I usually make sourdough bread once or twice a week. I make sourdough more than sprouted bread as my family likes it better and I enjoy making it so much. There is nothing as special as having a sourdough starter that has your own unique yeasts from your kitchen and hometown – that makes it uniquely your own. For instance, you know how San Francisco sourdough has a really sharap, sour taste? This is because of the wild yeasts in that area related to the ocean and flora around this part of the country, giving it its own special taste. Yours will taste different, too. It’s fun to find out how it adapts to your part of the world and especially your kitchen.
If you just got your sourdough starter
Feed your sourdough starter as soon as you get it. Follow the recipe and ratios below or in the booklet you recieved. You should feed your starter fresh flour and water at least once every week, preferably because you have used the starter for a wonderful loaf of sourdough bread. Otherwise, you can store it in the refrigerator. If you remember to feed it or use it at least once a week, your starter will stay ready to use; but if you forget and leave it for several weeks in your refrigerator, you can usually revive it with a little love and care. Check out troubleshooting below.
Feeding Your Starter
Feed your sourdough culture 6 – 8 hours before you want to make you bread. I keep my sourdough culture in the refrigerator. I feed it religiously, once a week, with the 1-1-1 ratio. Use 1/2 cup of starter and replenish it by stirring in 1/2 cup water and 1/2 cup flour. Then place in the fridge. It’s very important to NOT use more starter than flour and water. It’s always stays active if I do this. The day I want to bake with it, I feed it and and let it warm up on the counter till it’s nice and bubbly which take 6-8 hours.
Feeding Your Starter Without Baking
If you have been busy or away, you can always feed your starter without baking anything. Stir the mixture together, remove enough starter to leave only 1/2 cup of starter and replenish it by stirring in 1/2 cup water and 1/2 cup flour. Then place in the fridge. It’s very important to NOT use more starter than flour and water. Use a ratio of 1-1-1. If you use too much starter it will consume all the food and not be as bubbly.
Types of Flour to Feed Your Starter
I feed my starter Prairie Gold Montana White Wheat Flour. Most whole wheat flours contains more minerals than white flours and this allows the bread to rise well. You can also use a good quality unbleached white flour or bread flour. You’ll need to use a flour that does not add chemicals or one that is bleached, otherwise your starter might not get bubbly. Bread flour is what is most commonly used by bread makers because of the high protein count in the flour. A high protien count makes the bread rise higher. I have always used white wheat flour since my sourdough starter would always be twice as bubbly then it would be otherwise with other flours. If you want to make Einkorn bread then you’ll need to convert you starter to and Einkorn flour starter and I have recipe to help you do this. Einkorn Sourdough Starter
Water and Salt to Use in Sourdough Bread
You can use almost any type of water to feed your starter, although filtered or purified water works the best. I’ve even used tap water but some bakers say this is not the best. Spring water with minerals is my preferred choice. Fermentation loves minerals and will help with the end product.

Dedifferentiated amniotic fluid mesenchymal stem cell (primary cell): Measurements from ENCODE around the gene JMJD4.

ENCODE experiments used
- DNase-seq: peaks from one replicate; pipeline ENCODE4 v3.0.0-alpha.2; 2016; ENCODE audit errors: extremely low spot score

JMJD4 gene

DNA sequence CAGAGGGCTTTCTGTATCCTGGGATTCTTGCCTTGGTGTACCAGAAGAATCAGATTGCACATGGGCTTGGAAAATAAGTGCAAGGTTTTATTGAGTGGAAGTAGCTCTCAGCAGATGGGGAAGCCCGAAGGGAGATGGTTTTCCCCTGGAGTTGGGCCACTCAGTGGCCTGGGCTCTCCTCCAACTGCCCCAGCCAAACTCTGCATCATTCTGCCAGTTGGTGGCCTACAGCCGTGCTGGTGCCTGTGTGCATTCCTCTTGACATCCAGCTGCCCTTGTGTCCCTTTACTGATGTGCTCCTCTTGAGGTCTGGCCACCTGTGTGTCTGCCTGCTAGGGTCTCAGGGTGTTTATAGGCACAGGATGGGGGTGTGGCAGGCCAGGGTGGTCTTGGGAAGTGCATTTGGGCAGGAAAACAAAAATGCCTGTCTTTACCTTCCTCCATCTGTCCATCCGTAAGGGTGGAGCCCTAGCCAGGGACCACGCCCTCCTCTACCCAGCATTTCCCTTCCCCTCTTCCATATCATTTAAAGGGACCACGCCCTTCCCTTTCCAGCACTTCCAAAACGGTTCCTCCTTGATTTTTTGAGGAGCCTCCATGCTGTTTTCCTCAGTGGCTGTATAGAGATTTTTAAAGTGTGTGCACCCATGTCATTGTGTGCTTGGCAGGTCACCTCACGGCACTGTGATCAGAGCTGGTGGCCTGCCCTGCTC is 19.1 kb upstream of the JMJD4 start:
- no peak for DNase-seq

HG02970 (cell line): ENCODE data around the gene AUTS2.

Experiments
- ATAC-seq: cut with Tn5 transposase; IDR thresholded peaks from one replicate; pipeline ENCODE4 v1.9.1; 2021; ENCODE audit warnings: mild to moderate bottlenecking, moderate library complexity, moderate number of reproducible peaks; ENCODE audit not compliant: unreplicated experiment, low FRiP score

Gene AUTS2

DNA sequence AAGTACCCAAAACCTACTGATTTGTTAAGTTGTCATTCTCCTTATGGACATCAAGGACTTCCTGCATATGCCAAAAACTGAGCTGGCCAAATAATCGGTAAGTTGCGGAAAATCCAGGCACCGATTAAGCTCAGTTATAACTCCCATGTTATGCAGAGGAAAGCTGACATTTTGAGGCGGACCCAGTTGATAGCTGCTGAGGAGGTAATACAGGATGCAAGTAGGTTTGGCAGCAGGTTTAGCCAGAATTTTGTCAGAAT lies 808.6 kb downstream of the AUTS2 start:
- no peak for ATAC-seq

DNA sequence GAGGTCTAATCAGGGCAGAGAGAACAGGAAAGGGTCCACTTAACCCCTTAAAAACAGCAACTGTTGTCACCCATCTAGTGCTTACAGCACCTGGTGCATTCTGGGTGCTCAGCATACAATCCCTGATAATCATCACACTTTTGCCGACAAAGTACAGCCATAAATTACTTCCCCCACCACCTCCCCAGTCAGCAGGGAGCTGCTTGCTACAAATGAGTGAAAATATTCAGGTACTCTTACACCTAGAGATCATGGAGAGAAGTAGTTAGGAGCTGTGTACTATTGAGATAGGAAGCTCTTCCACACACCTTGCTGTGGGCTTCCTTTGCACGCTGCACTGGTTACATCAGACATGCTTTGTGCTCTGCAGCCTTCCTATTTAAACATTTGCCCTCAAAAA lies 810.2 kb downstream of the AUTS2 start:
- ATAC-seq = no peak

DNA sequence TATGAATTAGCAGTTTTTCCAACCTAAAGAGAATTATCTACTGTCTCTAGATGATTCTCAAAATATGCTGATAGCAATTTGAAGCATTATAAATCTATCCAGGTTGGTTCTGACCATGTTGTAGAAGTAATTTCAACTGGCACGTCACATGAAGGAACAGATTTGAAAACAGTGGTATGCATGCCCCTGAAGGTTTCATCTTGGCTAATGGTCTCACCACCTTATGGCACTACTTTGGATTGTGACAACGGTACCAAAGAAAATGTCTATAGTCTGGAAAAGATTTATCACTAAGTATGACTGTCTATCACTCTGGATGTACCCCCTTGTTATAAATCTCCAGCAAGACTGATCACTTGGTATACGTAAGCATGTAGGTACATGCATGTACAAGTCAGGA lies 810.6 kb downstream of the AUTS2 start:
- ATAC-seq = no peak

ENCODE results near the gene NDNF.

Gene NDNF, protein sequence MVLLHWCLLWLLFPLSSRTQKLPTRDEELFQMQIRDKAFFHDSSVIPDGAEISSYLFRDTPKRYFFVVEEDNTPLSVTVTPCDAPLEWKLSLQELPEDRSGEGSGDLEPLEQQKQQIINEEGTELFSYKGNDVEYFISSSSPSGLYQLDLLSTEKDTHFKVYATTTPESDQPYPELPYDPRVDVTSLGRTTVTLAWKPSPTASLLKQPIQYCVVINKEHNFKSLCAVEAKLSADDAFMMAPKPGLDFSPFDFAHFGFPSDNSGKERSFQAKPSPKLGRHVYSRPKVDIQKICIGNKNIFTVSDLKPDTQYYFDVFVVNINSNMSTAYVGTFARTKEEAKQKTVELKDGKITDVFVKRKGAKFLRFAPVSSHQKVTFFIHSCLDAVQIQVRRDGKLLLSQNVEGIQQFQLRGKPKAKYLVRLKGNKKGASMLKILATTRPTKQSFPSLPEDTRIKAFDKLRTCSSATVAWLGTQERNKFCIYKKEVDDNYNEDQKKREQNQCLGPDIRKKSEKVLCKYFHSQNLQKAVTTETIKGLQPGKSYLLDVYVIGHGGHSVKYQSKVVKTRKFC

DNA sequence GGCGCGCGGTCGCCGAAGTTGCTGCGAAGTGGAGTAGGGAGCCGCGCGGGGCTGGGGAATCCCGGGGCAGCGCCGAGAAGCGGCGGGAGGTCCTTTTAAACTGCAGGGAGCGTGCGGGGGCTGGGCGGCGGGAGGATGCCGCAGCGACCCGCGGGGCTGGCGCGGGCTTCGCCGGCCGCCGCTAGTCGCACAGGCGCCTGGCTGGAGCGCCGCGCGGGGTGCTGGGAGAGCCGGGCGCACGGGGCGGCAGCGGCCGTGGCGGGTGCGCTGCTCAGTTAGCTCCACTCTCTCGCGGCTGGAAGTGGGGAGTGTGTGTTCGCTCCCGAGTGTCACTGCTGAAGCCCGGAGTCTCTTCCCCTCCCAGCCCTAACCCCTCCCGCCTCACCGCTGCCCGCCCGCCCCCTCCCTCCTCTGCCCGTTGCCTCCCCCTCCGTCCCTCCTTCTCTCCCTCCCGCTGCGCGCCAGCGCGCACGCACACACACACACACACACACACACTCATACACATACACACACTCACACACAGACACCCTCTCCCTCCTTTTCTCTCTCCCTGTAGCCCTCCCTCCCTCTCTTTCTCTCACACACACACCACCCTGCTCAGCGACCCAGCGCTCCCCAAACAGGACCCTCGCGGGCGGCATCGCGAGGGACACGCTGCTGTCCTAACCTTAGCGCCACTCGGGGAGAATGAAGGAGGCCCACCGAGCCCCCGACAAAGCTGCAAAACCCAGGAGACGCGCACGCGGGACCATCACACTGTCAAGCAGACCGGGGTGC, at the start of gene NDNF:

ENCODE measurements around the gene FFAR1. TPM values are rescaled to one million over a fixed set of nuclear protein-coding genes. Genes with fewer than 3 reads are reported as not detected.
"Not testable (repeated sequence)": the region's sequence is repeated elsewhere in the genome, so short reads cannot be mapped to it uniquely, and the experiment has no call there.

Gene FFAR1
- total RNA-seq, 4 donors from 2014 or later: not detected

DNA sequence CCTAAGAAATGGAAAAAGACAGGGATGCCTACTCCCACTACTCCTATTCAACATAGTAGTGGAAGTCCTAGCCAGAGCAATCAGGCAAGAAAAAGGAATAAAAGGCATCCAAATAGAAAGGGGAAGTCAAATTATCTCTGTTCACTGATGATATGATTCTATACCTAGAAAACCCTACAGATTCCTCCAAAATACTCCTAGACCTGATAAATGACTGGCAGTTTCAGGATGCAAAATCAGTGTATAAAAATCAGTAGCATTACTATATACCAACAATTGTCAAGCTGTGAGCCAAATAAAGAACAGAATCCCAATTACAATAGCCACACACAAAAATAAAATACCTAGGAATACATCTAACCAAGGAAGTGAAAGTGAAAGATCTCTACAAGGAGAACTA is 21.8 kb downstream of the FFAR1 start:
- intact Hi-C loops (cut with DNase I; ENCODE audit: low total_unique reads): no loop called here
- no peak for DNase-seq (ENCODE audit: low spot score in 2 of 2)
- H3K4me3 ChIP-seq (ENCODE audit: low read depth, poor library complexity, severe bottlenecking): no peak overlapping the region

My two favorite salts to use are finely ground Celtic Sea Salt, or Himalayan Salt is wonderful too. I think salt with minerals is important, but almost any salt will work. I just think that since my body and cultures love salts with minerals, I should give my bread the very best I can find.
Helping a Neglected Starter
If it’s been a few weeks since you fed your starter, I recommend reducing the starter to 1/4 of a cup and adding 1/2 cup flour and 1/2 cup of water. Leave it to ferment for six to eight hours and see how it does. It should perk up and have lots of bubbles. This method overwhelms it with food and really gives it a stronger start if your starter has not been acting right. Do this a every eight hours (twice a day) until it’s bubbly all over on the sides and on top of the jar. It may take a few times of doing this or a couple days but it should come back to life with twice a day feedings; in the ratios of 1/4 of a cup starter; 1/2 cup flour; and 1/2 cup of water. Don’t use too much starter!
When you see a dark liquid on top of your starter don’t be alarmed. The alcohol might have separated and come to the surface. This is called the hooch and can be dark in color and look alarming. No worries, it’s not harmful and you can discard this liquid. The hooch is a by-product of the starter eating all the food and it means it’s hungry and wants to be fed.
Increasing Your Starter
Let’s say you wanted to make THREE cups of starter to make several batches of bread. By combining 1 cup of starter, 1 cup of flour, and 1 cup of water you will make 3 cups of starter. It’s very important to NOT use more starter than flour and water. Use a ratio of 1-1-1.
If you use more starter, it will be extra active because there is more starter than flour. It will eat all of the flour and not be as vigorous as it could be.
I Have Too Much Starter
Here are a few of the things you can do with extra sourdough starter. A great way to use up your leftovers is waffles or pancakes, or I have three other recipes that are not only easy to make but also really delicious. Super Easy Snickerdoodle Cookies and Peppermint Sourdough Brownies are perfect for the holidays or any time. You can also make Sourdough Dumplings with extra starter and it will turn any soup into a warm, comforting meal. Don’t waste your sourdough starter, put it to good use!